Now, all that is left is to brew your coffee using your desired brewing method before sipping on the flavorful warm cup of coffee.

Watch this guy do it with a Vitamix and geek out on the analysis.

Additional Tips When Grinding Beans in a Blender

Accept the Inconsistency

You won’t be able to reach a perfectly consistent grind using the blender to grind up your beans. It is best to accept this now so that you don’t over-blend your beans while trying to reach your desired consistency.

However, if you shake and tilt the blender while you are grinding or pulsing the beans, it will help create a more consistent grind because the beans will move closer to the blades, allowing more beans to be ground during the blend.

Don’t Burn the Beans

Using the blender to grind your beans is a tricky method since it is easy to overheat the beans — and burned coffee is bad, bitter coffee.

Since the blades in the blender spin at fast speeds, they can easily generate heat when the blend cycle is too long. This is why it is important to blend in five-second increments with a break in between to allow the blender to cool down.

Clean the Blender Properly

Once you have brewed your coffee and taken a moment to savor the bold flavors of your favorite beans, it is time to get back to reality. This means cleaning your blender properly. You can follow the instructions for your specific model, but be sure not to skip this step.

If you don’t clean out your blender, you will be unpleasantly surprised when your next smoothie tastes like stale coffee. Even if you are only going to grind up beans in your blender, it is important to remove the old coffee dust since it will go stale and ruin your next brew.

Additional Tips When Grinding Beans in a Blender


Do my coffee beans need to be ground consistently?

Your coffee beans don’t have to be ground consistently in order to use them to brew coffee. However, evenly ground beans will drastically improve the taste of your coffee. Coffee beans’ flavors are extracted and steeped into hot water at a rate based on the surface area of the beans. So, if the surface areas are vastly different, the brew will be inconsistent and produce a bitter cup of coffee.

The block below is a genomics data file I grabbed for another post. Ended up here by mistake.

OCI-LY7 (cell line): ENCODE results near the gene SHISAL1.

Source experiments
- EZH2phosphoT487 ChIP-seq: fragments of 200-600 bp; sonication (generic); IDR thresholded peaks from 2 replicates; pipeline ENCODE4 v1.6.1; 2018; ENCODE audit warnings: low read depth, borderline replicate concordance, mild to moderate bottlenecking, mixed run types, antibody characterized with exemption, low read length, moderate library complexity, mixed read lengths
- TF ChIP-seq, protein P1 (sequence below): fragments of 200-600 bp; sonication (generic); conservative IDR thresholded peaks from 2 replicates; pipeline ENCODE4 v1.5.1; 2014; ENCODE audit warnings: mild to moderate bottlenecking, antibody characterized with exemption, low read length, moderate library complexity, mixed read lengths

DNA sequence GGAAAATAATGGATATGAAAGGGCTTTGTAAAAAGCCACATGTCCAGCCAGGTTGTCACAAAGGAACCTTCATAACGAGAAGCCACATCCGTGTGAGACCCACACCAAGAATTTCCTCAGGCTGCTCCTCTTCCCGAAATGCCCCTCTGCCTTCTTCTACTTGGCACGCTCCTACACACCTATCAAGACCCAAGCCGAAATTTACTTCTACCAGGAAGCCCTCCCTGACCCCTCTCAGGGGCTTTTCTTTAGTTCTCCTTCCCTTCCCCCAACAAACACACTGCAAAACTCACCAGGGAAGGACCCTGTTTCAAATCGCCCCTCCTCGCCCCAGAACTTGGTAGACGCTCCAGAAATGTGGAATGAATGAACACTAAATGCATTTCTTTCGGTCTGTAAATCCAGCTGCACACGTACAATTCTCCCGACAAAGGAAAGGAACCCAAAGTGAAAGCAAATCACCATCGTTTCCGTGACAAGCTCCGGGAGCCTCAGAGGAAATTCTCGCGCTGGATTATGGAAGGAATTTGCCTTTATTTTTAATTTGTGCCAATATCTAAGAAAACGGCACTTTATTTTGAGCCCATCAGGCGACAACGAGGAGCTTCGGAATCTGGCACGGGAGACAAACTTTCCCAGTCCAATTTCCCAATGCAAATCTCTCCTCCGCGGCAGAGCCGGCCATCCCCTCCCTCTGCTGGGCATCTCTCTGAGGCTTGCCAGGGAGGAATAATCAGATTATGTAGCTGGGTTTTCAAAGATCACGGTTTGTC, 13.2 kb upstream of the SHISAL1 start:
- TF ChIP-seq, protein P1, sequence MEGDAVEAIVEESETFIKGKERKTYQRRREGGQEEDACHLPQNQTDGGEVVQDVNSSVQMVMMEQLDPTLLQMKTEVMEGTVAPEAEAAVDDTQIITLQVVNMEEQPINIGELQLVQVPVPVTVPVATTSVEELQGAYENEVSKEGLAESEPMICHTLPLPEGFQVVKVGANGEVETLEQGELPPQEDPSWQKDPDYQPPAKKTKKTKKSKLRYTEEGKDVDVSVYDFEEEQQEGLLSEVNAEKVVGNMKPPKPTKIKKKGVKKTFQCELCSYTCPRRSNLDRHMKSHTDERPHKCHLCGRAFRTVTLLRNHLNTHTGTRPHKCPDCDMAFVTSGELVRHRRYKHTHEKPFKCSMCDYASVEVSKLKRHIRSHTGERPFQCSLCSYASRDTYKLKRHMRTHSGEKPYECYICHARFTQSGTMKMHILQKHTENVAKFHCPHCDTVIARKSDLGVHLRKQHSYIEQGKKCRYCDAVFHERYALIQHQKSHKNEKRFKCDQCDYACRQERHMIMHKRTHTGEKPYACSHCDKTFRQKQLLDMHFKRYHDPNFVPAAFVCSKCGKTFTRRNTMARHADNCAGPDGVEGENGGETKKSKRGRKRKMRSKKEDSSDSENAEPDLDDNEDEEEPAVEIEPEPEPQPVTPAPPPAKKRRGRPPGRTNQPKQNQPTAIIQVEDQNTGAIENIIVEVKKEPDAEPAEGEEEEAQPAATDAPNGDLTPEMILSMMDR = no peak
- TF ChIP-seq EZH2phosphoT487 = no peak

How can I ensure my beans are ground consistently?

Using a burr coffee grinder that is designed for coffee beans is the easiest way to ensure a consistent grind for your coffee beans. The burr mechanism effectively funnels the beans through the burrs, ensuring each bean is ground up in the same manner.

Will grinding beans ruin my blender?

Grinding beans will not ruin your blender, but constantly using the blender for grinding coffee beans may cause the blades to become blunt quicker. If you are using a plastic blender, the sides may get scratched from the hard beans. Using a glass blender will prevent scratches and prolong the lifespan of the blender.

Get Ready, Get Set… Grind Coffee Beans in a Blender

There are many ways to grind your coffee beans at home that don’t require a specialized coffee bean grinder. Using a standard blender you have at home is one of these methods. As long as you take care not to blend the beans for too long, you can enjoy flavorful ground coffee.

Grinding up your coffee beans at home is important to ensure the freshness of the coffee as well as the grind size and consistency. Now, all that is left is to brew up a flavorful cup of joe using some beans from the best coffee subscriptions available.